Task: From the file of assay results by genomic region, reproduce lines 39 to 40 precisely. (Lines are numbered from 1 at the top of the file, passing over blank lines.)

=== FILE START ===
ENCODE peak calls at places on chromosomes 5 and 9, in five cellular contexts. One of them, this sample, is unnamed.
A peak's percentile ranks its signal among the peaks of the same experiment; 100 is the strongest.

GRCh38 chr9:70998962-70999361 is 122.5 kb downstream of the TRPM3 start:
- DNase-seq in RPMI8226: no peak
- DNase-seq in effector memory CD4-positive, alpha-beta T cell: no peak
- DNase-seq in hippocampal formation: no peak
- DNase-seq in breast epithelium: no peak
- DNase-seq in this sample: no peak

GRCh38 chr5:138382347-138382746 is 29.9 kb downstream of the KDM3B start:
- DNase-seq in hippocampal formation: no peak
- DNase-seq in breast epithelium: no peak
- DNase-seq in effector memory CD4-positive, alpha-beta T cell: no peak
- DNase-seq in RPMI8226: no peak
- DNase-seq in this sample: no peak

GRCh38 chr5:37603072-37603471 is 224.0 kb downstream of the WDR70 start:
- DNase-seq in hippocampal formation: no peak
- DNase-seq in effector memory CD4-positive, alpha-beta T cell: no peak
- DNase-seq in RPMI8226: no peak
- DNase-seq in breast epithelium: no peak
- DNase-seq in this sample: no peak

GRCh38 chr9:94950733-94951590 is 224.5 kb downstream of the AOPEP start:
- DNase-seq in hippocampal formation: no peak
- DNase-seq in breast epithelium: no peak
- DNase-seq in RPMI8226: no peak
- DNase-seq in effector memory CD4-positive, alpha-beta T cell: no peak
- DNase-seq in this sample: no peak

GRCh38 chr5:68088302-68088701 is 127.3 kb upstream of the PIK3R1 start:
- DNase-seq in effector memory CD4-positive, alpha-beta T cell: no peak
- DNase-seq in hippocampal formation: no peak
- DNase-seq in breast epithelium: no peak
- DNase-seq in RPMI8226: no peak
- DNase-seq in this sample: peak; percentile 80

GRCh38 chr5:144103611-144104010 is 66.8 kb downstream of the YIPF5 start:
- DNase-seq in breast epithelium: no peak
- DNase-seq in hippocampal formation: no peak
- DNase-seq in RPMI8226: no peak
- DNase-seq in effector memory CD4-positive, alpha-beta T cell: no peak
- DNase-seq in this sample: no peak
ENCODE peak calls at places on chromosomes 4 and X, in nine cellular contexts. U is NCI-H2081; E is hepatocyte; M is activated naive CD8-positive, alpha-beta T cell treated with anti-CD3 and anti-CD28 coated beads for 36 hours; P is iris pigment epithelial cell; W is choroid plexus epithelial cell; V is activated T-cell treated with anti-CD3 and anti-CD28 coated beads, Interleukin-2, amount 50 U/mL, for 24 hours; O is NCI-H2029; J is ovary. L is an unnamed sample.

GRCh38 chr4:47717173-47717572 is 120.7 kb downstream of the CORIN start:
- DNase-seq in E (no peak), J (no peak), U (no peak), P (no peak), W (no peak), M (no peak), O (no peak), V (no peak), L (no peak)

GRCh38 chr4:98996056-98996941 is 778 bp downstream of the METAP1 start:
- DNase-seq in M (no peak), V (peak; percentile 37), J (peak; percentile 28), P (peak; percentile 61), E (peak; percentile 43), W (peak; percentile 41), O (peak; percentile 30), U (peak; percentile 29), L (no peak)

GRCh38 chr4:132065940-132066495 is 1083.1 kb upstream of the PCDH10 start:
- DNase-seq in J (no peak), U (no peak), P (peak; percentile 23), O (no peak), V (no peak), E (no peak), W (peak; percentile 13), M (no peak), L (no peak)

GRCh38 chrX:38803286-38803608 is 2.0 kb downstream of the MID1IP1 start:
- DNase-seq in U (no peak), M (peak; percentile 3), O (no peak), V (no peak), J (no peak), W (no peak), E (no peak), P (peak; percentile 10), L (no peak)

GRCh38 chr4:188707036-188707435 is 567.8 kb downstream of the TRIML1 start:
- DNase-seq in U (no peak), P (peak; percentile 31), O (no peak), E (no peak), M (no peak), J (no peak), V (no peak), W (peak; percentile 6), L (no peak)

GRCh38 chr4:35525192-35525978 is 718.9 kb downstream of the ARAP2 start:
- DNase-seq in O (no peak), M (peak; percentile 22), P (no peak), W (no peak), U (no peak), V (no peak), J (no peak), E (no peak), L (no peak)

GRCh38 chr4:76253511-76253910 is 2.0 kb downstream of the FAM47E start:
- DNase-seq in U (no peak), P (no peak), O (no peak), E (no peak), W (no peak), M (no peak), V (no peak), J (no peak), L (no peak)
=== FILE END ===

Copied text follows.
ENCODE peak calls at places on chromosomes 4 and X, in nine cellular contexts. U is NCI-H2081; E is hepatocyte; M is activated naive CD8-positive, alpha-beta T cell treated with anti-CD3 and anti-CD28 coated beads for 36 hours; P is iris pigment epithelial cell; W is choroid plexus epithelial cell; V is activated T-cell treated with anti-CD3 and anti-CD28 coated beads, Interleukin-2, amount 50 U/mL, for 24 hours; O is NCI-H2029; J is ovary. L is an unnamed sample.

GRCh38 chr4:47717173-47717572 is 120.7 kb downstream of the CORIN start: